Would the strong mayor initiative be good or bad for Lake Highlands?

On the surface, giving new powers to the mayor would seem to have little impact one way or another. Who cares whether the city’s workforce reports to the mayor instead of the city manager? Does it really matter who hires the director of the Department of Storm Water Management?

Maybe, maybe not. But many current and former Lake Highlands elected officials are convinced that if voters approve the so-called Blackwood proposal, the power shift will hurt neighborhood interests.

“No matter what kind of a spin they put on…let me vote against that mayor about three times and see what kind of support I get when I want something in the Lake Highlands area,” says District 10 council member Bill Blaydes. “It will be non-existent.”

If voters approve the measure May 7, the city manager’s job will be eliminated and the mayor will receive the power to do everything from setting the city budget to hiring and firing the police chief – along with the rest of the city’s 13,000-member workforce. (See accompanying chart for a breakdown on how the measure would affect certain city government procedures.)

The measure would also shift substantial power from the City Council to the mayor, which explains why Blaydes and all 13 of his council colleagues are unanimously opposed to the plan.

“If you are in a situation where you have a mayor under the Blackwood proposal, there is no need for a council,” Blaydes says.

Current council members have joined forces with many of their predecessors to try to build grassroots opposition to the plan.

“What this is asking for, and what it’s outlined, is incredibly bad for the city as a whole and for neighborhoods in particular,” says Alan Walne, Blaydes’ council predecessor and a co-chairman of the Coalition for Open Government.

Members of the group, which is trying to defeat the measure, says the strong mayor proposal would drastically cut individual council members’ ability to represent their districts.

“I think the potential is a monumental negative for neighborhoods, depending where your council member stands with the mayor, first of all,” Walne says.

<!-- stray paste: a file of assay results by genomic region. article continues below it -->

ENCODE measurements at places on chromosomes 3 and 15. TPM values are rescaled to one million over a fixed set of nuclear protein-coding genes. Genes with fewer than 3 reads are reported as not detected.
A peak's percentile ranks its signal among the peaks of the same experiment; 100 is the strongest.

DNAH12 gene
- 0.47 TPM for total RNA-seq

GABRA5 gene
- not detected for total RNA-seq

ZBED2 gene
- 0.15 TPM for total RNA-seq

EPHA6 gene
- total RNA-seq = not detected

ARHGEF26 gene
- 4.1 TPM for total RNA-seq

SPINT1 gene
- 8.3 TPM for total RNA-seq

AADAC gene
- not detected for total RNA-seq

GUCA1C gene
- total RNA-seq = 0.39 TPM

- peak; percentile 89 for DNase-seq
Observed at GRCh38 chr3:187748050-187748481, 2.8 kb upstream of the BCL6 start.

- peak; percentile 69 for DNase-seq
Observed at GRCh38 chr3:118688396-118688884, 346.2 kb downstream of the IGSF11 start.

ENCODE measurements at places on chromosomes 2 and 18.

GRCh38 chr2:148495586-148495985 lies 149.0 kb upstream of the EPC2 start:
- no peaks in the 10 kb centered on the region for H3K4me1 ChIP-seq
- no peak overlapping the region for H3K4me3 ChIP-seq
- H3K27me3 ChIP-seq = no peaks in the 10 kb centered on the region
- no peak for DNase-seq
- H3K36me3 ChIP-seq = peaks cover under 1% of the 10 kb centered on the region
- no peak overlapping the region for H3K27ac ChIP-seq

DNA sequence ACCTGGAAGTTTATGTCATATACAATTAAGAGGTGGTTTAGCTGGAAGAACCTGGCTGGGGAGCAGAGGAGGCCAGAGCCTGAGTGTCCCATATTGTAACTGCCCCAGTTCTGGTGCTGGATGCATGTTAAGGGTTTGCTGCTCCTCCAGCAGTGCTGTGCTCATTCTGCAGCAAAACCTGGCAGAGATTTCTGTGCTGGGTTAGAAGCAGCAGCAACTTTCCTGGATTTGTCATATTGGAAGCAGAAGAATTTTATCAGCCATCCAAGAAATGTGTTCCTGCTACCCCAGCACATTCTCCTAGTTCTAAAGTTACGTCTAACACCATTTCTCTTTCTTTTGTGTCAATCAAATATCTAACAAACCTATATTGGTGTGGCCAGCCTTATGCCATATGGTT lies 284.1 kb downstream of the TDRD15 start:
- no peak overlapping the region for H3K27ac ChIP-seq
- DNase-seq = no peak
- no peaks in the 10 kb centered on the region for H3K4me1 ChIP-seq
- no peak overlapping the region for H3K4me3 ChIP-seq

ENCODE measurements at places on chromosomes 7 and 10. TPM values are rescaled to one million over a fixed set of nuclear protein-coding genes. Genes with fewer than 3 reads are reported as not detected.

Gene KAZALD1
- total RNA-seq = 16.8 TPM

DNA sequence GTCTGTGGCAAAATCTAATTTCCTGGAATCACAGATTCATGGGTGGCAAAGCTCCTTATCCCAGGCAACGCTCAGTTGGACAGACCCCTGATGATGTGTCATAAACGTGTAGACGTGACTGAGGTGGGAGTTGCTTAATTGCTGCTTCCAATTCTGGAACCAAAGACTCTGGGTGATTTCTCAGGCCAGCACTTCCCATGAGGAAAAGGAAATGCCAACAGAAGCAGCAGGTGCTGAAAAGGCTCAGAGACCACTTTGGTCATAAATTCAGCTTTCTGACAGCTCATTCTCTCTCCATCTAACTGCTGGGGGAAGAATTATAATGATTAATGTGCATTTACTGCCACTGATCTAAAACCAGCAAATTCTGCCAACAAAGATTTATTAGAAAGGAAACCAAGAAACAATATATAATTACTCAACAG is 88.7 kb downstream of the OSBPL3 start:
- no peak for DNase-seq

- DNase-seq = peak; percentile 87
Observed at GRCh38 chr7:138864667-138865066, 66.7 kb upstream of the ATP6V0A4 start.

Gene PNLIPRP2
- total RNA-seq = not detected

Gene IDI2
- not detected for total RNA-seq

He recalled that when Lake Highlands was up in arms about a bingo hall at Kingsley and Audelia, he was able to get action just by getting four colleagues to agree to put the matter on the council’s upcoming agenda. Under the Blackwood proposal, the mayor will control the council agenda – meaning items he or she opposes likely won’t be considered by the council.

“So suddenly I no longer can get anything on the agenda unless I have concurrence with the mayor,” Walne says. “The opportunity for the mayor to cause you a problem is there.”

But supporters of the strong mayor proposal, including current Mayor Laura Miller, insist the mayor’s office needs more institutional power for the city’s top official to make things happen. Detractors say having so much power in the hands of one official increases the likelihood of political patronage and outright corruption.

Miller formed her own interest group, Strong Mayor, Stronger Dallas, which is trying to drum up voter support.

Meanwhile, a third group, Citizens for a Strong Mayor, was launched by Beth Ann Blackwood, the attorney who authored the measure. It is also focused on building voter support.

Both sides in the battle say Miller’s support is a tactical advantage for the supporters of the May 7 measure.

“The mayor is for this, and the mayor is going to be mayor for the next two years whether or not this thing passes,” Walne says. “Laura, she’s extremely strong. People don’t mess with her. People don’t want to get crosswise. They may not want to be supportive of the effort, but they’re going to be very careful about being seen as against it.”

Pete Oppel, interim executive director of the Dallas Northeast Chamber of Commerce, agrees.

“I have a feeling it may be an up-or-down vote, unfortunately, on the popularity of Mayor Miller,” says Oppel, which opposes the May 7 measure. “If this was about Mayor Miller and giving her more authority, I would do it. My concern is who’s the mayor going to be 20 years from now?”

Business owners in Northeast Dallas are worried that if the measure is approved, area council members will lose their clout and the mayor – any mayor – won’t be as responsive to their needs.

“A councilman can go a long way toward getting things through like the City Plan Commission because they appoint the people who are on the commission” under the existing structure at City Hall, Oppel says. Under the Blackwood proposal, “a city council member is not going to be able to do those things to help new and emerging businesses or business that want to expand and grow as well as they could,” he says. “That’s my concern, and I think it’s the concern of a lot of our members.”

Opponents also say the proposal was drafted without citizen input. Blackwood hired workers to circulate petitions to get the requisite 20,000 signatures to place the measure on the May ballot. The petition workers were hired with funds donated by a handful of wealthy contributors, some of who live in the Park Cities and would not be able to vote on it themselves.

“That’s the problem: This was done in a backroom, there was no light of day, there was no test by fire. None of that happened,” Walne says.

Many of those who oppose the May 7 proposal say they could support other, less drastic shifts in the balance of power at City Hall.

“People have to say, ‘OK, we realize there’s a problem, but there’s a better way to fix it,’” Oppel says. “That’s part of the message that opponents of this plan need to come up with.”

Blaydes agrees: “It’s not the strong mayor (concept) we’re opposed to, it’s the Blackwood” version that’s objectionable.